08 August, 2011

What Everybody Must Know About Near Field Communication (NFC) | Digital Dudette

What is NFC? 

Wikipedia: Near field communication, or NFC, allows for simplified transactions, data exchange, and connections with a touch. 

How NFC works.

If it’s something like the Bluetooth technology, then WHAT’S THE DIFFERENCE?

Bluetooth
NFC
·         Needs pairing.
·         Doesn’t require pairing.
·         Consumes more energy.
·         Consumes lesser energy.
·         Longer range (up to 10 meters)
·         Short range (4cm – which means it’s safer)
·         Setup time is longer (less than 6 secs)
·         Setup time is shorter (less than 0.1 secs)

FYI: It’s already adapted in Japan.

Image from nfcdata.com/blog
In fact, McDonalds have already been doing campaigns leveraging on NFC. Read about it here in digital-examples.blogspot.com. 
Subscribers download coupons from McDonald’s Japan’s website but instead of showing the coupon on the phone screen to the clerk and paying with cash, customers can place their orders, redeem their coupons and pay the tab – with their wallet phones. The customers can punch in their orders on their handsets while waiting in line.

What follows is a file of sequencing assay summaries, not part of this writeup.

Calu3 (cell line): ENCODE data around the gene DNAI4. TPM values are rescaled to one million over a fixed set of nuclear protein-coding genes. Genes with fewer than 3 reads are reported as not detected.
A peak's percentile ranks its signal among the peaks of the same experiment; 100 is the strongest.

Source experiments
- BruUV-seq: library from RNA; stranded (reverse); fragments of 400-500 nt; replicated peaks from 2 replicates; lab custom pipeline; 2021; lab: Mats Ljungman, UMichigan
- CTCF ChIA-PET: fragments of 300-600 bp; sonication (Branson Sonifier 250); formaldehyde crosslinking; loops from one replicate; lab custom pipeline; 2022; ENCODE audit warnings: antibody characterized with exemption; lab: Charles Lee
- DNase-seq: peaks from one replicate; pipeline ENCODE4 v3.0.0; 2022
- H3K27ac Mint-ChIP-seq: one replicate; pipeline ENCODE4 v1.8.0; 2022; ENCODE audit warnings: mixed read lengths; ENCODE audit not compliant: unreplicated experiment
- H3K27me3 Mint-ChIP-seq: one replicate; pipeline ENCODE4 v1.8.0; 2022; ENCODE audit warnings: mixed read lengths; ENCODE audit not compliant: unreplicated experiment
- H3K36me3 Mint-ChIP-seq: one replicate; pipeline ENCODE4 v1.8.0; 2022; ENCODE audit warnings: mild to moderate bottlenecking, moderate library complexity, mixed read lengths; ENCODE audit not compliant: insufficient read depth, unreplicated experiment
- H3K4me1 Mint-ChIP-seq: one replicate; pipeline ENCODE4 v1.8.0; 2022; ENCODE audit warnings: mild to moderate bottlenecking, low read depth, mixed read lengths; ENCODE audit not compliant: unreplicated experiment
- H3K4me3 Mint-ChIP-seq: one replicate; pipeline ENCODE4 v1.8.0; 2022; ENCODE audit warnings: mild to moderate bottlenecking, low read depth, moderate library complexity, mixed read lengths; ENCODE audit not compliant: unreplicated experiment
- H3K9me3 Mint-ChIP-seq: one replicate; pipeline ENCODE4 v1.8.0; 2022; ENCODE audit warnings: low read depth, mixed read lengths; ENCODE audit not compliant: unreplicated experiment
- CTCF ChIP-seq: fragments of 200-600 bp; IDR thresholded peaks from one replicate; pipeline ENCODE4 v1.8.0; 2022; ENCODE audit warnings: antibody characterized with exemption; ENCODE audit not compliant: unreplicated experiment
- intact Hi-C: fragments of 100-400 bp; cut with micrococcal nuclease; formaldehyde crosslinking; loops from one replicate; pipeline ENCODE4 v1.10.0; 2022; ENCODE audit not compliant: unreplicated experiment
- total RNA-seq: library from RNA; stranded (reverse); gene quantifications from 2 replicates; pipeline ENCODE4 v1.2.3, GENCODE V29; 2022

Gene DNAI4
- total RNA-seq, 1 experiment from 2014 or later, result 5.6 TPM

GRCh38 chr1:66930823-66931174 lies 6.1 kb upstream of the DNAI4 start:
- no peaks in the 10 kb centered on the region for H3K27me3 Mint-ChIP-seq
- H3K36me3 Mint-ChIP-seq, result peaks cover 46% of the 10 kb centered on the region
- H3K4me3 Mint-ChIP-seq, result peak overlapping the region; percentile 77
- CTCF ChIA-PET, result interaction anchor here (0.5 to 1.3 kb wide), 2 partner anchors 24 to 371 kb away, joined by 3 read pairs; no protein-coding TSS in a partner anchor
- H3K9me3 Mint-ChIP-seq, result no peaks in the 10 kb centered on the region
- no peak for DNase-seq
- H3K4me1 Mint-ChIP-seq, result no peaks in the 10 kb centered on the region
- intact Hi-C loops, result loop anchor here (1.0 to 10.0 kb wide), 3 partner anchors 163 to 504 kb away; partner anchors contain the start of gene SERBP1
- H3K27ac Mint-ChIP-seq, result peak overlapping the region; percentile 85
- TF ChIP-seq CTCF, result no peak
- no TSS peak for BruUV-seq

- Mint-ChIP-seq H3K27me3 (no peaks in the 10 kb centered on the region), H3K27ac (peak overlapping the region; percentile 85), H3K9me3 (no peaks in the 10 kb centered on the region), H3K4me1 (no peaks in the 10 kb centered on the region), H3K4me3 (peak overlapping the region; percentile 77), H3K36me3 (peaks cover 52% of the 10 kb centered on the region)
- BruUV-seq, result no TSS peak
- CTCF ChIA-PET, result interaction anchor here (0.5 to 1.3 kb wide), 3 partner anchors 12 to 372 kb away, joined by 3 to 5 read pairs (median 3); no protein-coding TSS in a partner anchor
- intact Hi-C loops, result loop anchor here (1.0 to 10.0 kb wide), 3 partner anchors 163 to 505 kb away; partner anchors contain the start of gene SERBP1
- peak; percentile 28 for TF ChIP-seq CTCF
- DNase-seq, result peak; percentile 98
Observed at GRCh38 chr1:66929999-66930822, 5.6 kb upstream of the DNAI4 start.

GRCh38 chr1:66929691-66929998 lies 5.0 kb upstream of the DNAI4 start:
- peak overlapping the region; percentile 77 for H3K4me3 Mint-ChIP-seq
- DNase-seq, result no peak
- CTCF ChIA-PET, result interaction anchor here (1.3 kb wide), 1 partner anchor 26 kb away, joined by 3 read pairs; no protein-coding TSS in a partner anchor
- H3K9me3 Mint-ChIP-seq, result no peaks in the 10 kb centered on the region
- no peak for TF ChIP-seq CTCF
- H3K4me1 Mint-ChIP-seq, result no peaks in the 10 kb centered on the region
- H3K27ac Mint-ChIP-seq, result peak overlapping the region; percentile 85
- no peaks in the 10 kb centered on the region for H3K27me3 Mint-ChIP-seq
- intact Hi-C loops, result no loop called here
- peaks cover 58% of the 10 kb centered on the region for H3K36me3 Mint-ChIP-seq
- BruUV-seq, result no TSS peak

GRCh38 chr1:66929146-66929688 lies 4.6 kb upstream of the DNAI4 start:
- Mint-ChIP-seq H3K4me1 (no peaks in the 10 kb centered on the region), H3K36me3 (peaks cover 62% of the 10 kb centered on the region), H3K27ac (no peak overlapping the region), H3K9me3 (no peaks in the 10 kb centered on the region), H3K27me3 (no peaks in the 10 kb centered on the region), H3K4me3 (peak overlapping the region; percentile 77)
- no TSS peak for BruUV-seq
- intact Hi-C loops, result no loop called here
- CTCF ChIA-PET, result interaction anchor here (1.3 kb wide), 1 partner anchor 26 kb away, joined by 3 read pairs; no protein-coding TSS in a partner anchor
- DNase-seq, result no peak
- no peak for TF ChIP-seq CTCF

Who’s investing on NFC?

Nevermind global adoption, WOULD MALAYSIANS ADOPT NFC?


Yes, eventually. No doubt there would be fear of hackers, dead batteries and crashing phones but this is a similar situation when online payment was introduced. Users were first sceptical about e-transactions too but they grew to be accustomed to it. Though banks struggled a little to build consumer’s trust, some brands like AirAsia built confidence and grew stronger with e-payment. Now it’s apart of their daily lives. 


Does This Eliminate The Need Of Banking?

Digital Dudette thinks: It might, if banks do not innovate and grow together with mobile technology. 

The Experts, quoted from ComputerWeekly.com:
       In UK, the recession has dented consumer trust in banks, making mobile operators' promises of an electronic purse and e-money services even more appealing.
       Mobile payment systems created by telecommunication companies in Japan and Kenya are more successful than some joint ventures between telecos and banks.
       And with prepaid development like Vodafone: With M-Pesa, an individual would go to a kiosk, buy a pre-loaded card, enter a code into their mobile device and make transactions. 

“Banks will lose customers and revenue stream.” But then again;
 
       Mobile operators don't realise how hard it is to develop trust in a payment brand. They have no experience.

So banks must adapt. Mobile’s the future of banking.


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